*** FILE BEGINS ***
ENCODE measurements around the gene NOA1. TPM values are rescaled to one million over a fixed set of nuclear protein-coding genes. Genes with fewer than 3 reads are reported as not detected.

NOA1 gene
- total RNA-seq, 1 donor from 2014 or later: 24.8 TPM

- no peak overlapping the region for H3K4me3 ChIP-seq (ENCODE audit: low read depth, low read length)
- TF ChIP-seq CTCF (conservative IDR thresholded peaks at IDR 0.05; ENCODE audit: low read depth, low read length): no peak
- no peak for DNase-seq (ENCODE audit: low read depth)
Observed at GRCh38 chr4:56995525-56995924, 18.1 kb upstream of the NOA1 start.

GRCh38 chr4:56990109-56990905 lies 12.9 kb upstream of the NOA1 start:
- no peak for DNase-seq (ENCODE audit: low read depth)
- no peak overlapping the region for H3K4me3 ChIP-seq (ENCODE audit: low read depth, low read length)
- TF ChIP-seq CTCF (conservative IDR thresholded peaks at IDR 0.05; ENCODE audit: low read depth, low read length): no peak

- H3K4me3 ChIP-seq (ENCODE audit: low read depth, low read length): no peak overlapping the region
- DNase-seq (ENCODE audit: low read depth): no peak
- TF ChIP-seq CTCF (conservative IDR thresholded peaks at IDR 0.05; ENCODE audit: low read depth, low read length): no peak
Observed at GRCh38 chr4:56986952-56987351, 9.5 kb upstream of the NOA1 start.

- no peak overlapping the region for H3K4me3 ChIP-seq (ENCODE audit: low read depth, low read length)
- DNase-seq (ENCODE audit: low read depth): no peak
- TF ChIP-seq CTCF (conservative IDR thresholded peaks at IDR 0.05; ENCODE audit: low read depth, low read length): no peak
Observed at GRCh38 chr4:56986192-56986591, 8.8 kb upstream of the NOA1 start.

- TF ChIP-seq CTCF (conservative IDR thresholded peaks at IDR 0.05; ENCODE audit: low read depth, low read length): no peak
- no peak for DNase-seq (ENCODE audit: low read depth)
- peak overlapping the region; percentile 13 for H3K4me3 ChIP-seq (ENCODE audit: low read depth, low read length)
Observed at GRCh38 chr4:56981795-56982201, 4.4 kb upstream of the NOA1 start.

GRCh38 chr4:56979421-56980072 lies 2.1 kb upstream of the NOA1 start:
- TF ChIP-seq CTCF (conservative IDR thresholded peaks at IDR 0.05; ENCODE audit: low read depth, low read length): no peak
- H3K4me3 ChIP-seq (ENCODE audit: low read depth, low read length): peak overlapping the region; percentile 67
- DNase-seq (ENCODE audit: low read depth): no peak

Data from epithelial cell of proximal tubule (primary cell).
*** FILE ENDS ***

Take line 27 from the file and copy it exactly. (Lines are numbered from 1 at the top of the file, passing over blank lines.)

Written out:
- DNase-seq (ENCODE audit: low read depth): no peak